There’s an overlap. Its size is difficult to identify, since none of the published studies account for overlaps and most don’t have compatible sample sizes or time periods. Nonetheless, in 2012 a Full Fact review suggested between 950,000 to 1.9 million children are living with parents who are addicted to drugs or alcohol.
Correlation, of course, is not causation - but a Research in Practice literature review indicates that parental substance misuse has trackable effects on Sudden Infant Death Syndrome, education and cognitive ability, emotional and behavioural development, and social relationships. Meanwhile, this NSPCC briefing indicates four key issues around parental substance misuse in serious case reviews (those where children died or suffered serious injury) - assessments, rule of optimism, communicating with parents and interventions.
In two of those four areas, hair testing can help.
The key issue Assessment has to contain a clear picture of the user’s drug and alcohol consumption, and also of other risk factors, such as low income, physical and mental ill health, or domestic violence.
The relationship between these factors and substance abuse needs to be considered and understood accurately, to arrive at a picture of overall parenting capacity. On a similar note, risk assessments should be dynamic and ongoing rather than static and one-off, with regular reviews as further evidence emerges.
Hair testing is already recognised as useful in this process, particularly as a means of verifying parents’ claims to have quit or reduced drug use. A hair sample can indicate declines in substance use over time, although it cannot indicate short-term relapses or binges.
2. Rule of optimism
The NSPCC also claims that professionals too often trusted the parents’ self-reporting of their drug and alcohol consumption. Their substance misuse was known about but not seen as excessive or problematic. Some reviews talk about tidy and clean homes and happy and healthy children.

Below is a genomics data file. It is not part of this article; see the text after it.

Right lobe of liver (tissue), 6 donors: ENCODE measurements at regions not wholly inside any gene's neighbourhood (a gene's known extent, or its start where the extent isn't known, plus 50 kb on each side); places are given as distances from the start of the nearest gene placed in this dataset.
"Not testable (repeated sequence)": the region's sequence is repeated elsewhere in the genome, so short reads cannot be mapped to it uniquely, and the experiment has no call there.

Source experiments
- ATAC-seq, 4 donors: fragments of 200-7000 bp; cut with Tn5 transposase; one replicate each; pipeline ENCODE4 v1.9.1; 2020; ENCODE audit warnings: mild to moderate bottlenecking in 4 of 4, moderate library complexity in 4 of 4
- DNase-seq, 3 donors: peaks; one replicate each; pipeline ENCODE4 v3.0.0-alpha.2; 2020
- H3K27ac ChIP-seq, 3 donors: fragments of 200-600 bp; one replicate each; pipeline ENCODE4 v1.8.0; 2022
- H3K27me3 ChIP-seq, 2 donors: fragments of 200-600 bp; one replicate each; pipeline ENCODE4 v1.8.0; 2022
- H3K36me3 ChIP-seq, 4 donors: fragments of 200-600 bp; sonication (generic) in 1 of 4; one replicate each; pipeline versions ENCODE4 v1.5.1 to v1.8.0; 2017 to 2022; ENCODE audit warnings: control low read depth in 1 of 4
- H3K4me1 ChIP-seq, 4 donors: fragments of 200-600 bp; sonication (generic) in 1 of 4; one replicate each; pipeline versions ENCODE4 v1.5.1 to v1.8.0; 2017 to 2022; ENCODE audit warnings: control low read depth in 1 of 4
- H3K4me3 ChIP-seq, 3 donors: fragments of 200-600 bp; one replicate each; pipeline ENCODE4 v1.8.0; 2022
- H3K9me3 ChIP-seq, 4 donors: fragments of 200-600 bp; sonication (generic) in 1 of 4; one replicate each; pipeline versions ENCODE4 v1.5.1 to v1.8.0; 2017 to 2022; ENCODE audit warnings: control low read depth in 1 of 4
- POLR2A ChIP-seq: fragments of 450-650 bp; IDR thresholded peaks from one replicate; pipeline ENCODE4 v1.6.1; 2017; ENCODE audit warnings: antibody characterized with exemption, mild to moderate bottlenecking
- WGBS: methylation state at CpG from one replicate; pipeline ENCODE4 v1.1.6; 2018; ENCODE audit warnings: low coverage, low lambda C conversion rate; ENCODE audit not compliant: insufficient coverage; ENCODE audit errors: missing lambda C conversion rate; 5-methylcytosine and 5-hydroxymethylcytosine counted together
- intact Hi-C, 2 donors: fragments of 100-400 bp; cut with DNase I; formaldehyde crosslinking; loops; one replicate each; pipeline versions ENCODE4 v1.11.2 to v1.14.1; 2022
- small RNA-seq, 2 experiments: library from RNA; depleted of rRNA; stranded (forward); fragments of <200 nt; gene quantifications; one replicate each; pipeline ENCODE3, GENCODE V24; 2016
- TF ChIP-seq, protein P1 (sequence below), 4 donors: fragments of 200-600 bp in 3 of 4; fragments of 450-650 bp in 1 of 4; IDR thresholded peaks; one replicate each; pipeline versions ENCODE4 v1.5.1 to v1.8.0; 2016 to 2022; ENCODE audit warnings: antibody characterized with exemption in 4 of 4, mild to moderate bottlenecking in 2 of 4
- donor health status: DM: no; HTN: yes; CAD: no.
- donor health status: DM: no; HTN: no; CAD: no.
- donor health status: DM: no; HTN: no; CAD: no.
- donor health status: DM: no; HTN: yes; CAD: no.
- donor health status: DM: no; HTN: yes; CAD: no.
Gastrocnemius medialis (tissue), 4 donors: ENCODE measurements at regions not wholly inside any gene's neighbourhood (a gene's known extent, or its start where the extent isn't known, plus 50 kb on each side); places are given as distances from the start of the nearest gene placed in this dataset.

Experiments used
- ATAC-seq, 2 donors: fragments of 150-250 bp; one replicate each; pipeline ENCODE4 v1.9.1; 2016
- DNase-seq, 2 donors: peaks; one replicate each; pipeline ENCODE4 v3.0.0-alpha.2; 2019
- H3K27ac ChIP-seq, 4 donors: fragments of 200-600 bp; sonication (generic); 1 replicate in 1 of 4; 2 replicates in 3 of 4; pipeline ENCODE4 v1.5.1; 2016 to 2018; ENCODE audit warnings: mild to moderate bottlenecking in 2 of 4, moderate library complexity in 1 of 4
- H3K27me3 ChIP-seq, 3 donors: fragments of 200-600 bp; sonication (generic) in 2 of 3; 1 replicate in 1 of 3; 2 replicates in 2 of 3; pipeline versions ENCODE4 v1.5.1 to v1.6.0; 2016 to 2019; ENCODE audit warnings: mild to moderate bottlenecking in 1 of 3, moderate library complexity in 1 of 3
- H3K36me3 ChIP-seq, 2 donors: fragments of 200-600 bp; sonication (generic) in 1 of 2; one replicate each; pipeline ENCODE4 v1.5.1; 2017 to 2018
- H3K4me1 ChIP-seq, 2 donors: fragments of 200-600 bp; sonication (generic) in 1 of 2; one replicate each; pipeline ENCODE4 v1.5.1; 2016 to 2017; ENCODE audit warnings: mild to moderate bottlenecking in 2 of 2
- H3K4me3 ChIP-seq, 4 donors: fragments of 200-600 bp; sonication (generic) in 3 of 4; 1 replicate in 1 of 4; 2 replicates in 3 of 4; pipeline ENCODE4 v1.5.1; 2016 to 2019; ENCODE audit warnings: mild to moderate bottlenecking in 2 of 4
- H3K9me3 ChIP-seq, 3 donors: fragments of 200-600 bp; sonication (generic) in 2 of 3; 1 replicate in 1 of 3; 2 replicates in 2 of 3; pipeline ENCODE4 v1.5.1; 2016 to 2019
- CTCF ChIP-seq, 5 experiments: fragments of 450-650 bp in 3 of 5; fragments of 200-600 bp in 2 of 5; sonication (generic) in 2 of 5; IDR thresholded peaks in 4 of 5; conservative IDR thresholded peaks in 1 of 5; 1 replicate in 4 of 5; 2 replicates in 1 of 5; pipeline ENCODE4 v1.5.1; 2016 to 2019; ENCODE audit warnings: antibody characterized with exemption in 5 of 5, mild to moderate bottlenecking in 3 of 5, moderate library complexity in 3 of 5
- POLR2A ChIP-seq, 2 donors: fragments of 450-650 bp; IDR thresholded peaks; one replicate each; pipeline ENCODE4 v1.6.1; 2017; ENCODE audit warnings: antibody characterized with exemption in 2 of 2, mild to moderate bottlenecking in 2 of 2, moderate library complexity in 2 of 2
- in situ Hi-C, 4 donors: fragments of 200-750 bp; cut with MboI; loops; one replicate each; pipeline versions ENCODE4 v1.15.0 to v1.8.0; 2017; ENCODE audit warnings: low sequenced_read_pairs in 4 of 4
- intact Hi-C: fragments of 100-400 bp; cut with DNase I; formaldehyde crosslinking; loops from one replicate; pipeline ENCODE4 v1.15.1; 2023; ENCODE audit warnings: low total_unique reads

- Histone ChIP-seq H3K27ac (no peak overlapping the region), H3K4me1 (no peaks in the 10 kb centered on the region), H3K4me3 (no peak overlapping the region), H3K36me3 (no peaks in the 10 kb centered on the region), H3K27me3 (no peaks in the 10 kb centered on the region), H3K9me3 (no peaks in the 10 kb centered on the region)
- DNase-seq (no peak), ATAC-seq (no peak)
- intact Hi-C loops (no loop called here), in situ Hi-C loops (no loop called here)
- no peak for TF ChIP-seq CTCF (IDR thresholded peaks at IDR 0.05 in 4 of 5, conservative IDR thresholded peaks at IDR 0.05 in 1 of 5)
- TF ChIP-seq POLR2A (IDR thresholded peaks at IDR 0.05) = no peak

Again, the role of hair testing here is to support the judgement of social care professionals, by providing a measurable benchmark for the level of use. Best child protection practice allows for the admission that what is seen may not reflect what is there. If a parent’s claim to be clean can be verified, the optimism at the heart of care work is justified.
The NSPCC recommends that assessments be child-focused: any assessment of parents or carers who misuse drugs or alcohol must consider the needs, safety and welfare of every child they look after. The assessments have to be holistic - analysing the adults’ substance misuse and behaviour to understand its impact on their parenting capacity - and honest, treating with caution the parent or carer’s account of their substance use.
They also have to be long-term: professionals should be alert, taking note of the new or increased risks which regular hair testing can help to identify. Changes in substance use patterns can be tracked with hair testing, which can verify the claims of parents or carers, and provide professionals with indication that new safeguarding action is called for.
An increased awareness of drug use in cases could help professionals understand the risk posed by substance abuse within families, and provide care professionals with greater confidence in challenging carers about the risks they are exposing their children to.
The more reliable data they have on what is happening in a household, the more reliable their decisions will be, and the better equipped they’ll be to make the right recommendations for children and families.
By spotting the problem, it can be treated.